France fuel protests: Police in Paris fire tear gas
Police in Paris have used tear gas and water cannon to disperse protesters, in a second weekend of demonstrations sparked by rising fuel prices.
Violence erupted on the Champs-Elysées as protesters tried to get through a security cordon around sensitive sites.
About 5,000 protesters had converged on the avenue. Dozens of people were arrested after clashing with police.
Organisers of the "yellow vest" movement billed the latest protests as "act two" in their rolling campaign.
Named after their distinctive high-visibility attire, the protesters oppose an increase in fuel duty on diesel.
More than 100,000 took part in Saturday's protests across the country. They passed off largely peacefully - except in the capital, where 8,000 demonstrators gathered.
What happened on the Champs-Élysées?
Most demonstrators insisted that they were peaceful. "We are not here to pick a fight with cops, We just want the government to listen to us," one of their spokespeople, Laetitia Dewalle, told AFP news agency.
Some though tried to break through the police cordon. They lit fires, tore down street signs, erected barricades, pulled up paving stones and threw them at police while shouting slogans against President Emmanuel Macron.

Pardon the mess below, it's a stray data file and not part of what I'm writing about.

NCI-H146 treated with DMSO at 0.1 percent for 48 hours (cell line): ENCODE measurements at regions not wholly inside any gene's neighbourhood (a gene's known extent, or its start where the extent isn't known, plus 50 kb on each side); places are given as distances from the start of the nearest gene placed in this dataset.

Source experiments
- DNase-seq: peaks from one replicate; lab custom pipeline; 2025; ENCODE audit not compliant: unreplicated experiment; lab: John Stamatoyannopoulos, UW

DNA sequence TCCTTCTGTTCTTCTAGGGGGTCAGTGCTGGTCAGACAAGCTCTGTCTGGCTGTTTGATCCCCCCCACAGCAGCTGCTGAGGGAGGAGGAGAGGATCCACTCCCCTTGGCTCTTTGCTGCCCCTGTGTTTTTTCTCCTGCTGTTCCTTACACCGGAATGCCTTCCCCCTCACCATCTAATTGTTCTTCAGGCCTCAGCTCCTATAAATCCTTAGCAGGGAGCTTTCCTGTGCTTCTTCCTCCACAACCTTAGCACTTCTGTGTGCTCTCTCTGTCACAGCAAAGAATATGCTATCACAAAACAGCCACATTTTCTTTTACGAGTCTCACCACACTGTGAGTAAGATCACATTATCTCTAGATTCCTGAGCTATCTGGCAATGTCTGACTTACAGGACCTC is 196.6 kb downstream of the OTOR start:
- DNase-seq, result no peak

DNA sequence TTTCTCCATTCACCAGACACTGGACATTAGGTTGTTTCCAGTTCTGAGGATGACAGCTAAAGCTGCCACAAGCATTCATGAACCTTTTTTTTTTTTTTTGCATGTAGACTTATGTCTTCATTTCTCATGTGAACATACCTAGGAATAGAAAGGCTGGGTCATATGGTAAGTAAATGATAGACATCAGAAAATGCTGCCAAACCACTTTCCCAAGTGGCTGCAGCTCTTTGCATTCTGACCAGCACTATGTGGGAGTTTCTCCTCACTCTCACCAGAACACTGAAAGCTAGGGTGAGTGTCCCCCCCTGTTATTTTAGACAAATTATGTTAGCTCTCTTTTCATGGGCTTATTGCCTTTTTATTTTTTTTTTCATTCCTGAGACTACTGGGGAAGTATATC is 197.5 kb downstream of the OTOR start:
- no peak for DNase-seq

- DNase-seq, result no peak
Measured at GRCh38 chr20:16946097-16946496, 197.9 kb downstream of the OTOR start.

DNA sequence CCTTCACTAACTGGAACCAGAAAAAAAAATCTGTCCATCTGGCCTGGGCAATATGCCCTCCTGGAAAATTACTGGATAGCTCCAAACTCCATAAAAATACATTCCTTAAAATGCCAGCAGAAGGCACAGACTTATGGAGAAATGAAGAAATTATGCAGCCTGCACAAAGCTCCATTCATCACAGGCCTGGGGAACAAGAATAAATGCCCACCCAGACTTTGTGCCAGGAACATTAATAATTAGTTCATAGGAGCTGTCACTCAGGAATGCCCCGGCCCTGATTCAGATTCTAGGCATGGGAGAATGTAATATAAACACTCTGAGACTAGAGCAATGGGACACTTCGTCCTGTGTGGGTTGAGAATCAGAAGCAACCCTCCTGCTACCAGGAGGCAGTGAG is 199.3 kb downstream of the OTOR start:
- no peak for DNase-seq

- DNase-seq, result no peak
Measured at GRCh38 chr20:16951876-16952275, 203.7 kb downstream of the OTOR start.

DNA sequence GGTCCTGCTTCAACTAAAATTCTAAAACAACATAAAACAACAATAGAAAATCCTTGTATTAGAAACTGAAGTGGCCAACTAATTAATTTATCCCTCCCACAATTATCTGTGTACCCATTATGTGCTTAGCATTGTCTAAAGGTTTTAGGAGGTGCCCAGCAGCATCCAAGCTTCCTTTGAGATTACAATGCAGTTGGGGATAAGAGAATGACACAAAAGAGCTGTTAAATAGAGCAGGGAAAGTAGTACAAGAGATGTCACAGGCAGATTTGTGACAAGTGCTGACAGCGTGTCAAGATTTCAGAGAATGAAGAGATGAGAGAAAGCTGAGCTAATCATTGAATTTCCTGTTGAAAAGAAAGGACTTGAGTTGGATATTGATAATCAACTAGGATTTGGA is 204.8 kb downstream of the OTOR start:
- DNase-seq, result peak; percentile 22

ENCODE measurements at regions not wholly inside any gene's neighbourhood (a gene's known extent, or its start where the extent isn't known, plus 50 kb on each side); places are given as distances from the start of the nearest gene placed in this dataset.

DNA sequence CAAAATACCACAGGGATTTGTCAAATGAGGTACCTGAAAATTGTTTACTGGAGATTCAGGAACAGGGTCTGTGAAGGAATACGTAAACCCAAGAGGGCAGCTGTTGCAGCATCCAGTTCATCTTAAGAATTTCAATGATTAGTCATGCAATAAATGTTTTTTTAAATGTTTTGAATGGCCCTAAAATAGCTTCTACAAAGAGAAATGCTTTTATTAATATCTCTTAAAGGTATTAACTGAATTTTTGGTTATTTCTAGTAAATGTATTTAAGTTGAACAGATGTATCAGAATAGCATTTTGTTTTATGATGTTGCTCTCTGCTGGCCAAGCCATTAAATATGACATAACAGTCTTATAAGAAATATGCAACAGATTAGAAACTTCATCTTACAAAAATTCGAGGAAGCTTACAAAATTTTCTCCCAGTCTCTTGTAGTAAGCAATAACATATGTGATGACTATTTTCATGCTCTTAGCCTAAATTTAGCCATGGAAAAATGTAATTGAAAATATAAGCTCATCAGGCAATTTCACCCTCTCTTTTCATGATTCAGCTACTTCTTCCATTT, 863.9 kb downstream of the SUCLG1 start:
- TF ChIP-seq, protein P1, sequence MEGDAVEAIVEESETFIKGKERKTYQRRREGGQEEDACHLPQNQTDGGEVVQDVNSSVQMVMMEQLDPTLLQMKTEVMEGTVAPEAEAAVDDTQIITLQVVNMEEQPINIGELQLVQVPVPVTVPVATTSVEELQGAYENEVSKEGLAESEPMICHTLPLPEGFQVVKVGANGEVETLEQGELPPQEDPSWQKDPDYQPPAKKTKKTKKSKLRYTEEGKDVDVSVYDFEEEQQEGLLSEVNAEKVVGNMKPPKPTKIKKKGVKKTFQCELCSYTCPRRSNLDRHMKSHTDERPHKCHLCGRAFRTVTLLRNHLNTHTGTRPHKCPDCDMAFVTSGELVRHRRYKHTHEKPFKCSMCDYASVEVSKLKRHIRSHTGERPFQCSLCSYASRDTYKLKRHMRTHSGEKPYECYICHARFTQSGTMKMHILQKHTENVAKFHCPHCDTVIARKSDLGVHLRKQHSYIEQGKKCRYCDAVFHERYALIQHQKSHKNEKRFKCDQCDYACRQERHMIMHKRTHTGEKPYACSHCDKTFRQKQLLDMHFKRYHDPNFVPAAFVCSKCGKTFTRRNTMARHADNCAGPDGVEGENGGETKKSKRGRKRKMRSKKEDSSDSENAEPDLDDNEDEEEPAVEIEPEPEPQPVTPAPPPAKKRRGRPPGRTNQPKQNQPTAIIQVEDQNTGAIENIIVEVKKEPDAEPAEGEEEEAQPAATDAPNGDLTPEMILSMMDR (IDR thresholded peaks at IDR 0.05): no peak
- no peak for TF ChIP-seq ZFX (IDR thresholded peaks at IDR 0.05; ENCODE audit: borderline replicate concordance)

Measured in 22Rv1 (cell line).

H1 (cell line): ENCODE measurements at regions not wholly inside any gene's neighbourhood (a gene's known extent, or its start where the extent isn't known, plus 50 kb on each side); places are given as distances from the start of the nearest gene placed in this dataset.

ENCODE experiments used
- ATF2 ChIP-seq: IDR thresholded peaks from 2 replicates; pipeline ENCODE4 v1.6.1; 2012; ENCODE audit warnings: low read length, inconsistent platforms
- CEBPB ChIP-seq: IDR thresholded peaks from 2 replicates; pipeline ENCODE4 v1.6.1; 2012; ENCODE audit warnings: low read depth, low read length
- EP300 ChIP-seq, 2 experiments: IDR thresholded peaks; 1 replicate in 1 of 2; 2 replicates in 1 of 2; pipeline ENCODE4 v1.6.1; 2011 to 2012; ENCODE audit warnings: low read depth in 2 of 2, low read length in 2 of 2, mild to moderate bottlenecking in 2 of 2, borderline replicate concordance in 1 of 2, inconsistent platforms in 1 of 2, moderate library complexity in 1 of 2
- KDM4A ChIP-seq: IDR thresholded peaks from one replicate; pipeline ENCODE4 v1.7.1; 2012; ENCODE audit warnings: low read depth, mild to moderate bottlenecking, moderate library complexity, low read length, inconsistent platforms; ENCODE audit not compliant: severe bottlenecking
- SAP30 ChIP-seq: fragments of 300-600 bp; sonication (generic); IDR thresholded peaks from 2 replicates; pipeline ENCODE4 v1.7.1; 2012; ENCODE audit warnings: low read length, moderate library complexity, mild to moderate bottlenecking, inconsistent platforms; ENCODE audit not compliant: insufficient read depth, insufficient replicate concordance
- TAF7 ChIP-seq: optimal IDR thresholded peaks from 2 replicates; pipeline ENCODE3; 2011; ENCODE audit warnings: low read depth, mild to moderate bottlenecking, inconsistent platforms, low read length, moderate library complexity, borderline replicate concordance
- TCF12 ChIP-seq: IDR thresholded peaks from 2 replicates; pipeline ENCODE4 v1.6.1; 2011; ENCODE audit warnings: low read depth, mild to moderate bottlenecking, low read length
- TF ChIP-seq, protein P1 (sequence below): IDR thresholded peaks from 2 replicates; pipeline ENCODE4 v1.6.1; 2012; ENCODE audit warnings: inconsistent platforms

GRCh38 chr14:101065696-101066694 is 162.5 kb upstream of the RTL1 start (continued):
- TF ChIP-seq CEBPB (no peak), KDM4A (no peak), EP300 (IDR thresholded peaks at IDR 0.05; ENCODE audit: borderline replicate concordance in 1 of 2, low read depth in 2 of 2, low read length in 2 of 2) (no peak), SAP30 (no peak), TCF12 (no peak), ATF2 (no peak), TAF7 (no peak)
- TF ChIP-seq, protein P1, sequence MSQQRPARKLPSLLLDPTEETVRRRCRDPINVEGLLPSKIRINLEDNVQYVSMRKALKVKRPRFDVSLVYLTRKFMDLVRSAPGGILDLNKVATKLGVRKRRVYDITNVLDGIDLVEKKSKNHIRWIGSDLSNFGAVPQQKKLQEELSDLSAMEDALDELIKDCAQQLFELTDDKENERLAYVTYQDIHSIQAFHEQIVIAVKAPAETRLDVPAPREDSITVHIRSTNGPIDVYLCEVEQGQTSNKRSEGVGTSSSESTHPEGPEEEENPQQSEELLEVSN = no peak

The chaos continued into late afternoon. But by the evening police had cleared most of the area.
Officials say 19 people were injured in the clashes, including four officers.
Interior Minister Christophe Castaner accused protesters of being influenced by the leader of the far-right National Rally party, Marine Le Pen. But she accused him, on Twitter, of dishonesty.
What about elsewhere in France?
There were a number of minor clashes. Overall 130 arrests were made.
The protests and the violence were on a much smaller scale than the previous week. Last Saturday more than 280,000 people took part, more than 600 people were injured and two people were killed.
Meanwhile a march against sexual violence was kept well away from the latest unrest in Paris.
Not just about fuel
The spark for the protest is clear, but there's not much that unites the "yellow vests" beyond their high-visibility gear and their anger at rising taxes and living costs.
In a country where protests are often tightly managed by one political party or trade union, this is a movement with no recognised national leader, no formal structure or affiliation, which unites voters of all ages, from the far-left, the far-right, even those who once supported President Macron.
Their new co-operation is a sign that Mr Macron has failed to restore their faith in politicians, and that deep divisions remain. These are not France's most marginalised citizens, but those who say they struggle even while working, who feel they're bearing the brunt of France's economic problems, while businesses and the rich get tax breaks.
The government has blamed ultra-right gangs for the violence in Paris, but there are many peaceful citizens - both at the barricades and at home - who support the movement too.
Its diversity and democracy has been its strength so far, but also makes its ultimate vision unclear, and its membership hard to control.
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